The Guadalcanal Campaign David Llewellyn James

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The Guadalcanal Campaign
David Llewellyn James

War in the Pacific - Midway and the First Allied Offensive
The Battle of Midway in June 1942 dramatically changed the strategic situation in the Pacific. Until Midway the Japanese forces, with a marked superiority in naval air power, were continuously on the strategic offensive. The United States Navy was restricted to occasional hit-and-run raids, until - a month before Midway - US carriers succeeded (at the Battle of the Coral Sea) in frustrating the Japanese attempt to take Port Moresby in New Guinea.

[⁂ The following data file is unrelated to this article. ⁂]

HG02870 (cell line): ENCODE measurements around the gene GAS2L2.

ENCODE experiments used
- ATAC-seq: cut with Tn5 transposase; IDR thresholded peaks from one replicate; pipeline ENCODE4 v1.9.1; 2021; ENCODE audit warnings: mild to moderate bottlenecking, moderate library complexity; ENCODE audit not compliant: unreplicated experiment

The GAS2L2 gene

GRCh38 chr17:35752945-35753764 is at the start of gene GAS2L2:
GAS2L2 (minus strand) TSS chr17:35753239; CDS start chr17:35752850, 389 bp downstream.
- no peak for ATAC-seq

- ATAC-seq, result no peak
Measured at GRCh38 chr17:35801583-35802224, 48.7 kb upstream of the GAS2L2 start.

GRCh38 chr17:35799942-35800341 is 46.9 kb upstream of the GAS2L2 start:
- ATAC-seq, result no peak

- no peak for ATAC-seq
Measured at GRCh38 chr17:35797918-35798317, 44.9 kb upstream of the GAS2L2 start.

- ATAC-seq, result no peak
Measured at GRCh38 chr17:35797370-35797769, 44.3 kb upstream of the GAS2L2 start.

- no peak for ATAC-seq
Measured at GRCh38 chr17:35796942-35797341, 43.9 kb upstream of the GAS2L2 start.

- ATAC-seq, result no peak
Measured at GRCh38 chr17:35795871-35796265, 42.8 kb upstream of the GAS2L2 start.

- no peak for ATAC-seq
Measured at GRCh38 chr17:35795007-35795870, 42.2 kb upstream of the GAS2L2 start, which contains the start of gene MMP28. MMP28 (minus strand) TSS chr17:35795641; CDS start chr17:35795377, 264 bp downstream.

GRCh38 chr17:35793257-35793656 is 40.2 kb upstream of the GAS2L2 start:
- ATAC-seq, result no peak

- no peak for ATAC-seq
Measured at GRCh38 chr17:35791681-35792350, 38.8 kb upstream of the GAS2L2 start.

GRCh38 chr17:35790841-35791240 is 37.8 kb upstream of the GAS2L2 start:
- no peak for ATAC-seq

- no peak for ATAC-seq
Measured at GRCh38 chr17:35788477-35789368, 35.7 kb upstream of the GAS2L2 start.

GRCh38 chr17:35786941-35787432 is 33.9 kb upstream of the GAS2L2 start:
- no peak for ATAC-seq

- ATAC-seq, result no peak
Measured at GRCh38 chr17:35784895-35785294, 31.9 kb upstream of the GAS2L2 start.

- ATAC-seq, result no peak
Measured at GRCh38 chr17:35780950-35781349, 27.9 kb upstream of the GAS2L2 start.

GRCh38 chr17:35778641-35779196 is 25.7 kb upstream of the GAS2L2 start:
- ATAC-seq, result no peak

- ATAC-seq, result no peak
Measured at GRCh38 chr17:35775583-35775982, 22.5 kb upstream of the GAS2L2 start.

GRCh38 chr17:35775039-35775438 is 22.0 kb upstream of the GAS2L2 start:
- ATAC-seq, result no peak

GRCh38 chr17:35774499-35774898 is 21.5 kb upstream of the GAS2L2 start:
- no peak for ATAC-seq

Then, with the destruction of four Japanese carriers and their air groups at Midway, the Pacific War entered a period of balance. For the time being neither side had sufficient strength in aircraft carriers to advance into an enemy-held area and maintain air superiority with shipborne aircraft while land operations progressed. The Japanese were never again to have such strength after Midway, and the US did not attain sufficient strength until the arrival in late 1943 of the new carriers of the Essex and Independence classes (and their new fighter, the F6F Hellcat). Thus for well over a year advances in the Pacific could be achieved only with the support of land-based aircraft - which had to give the necessary cover to any ship movements or ground operations undertaken in forward areas. This greatly limited the possibilities for an Allied offensive. No major advance in the Central Pacific was practicable until greater seaborne airpower was available. In the South-Western Pacific - in New Guinea - however, where Allied forces were under the command of General Douglas MacArthur, there were the airfields necessary to cover an offensive.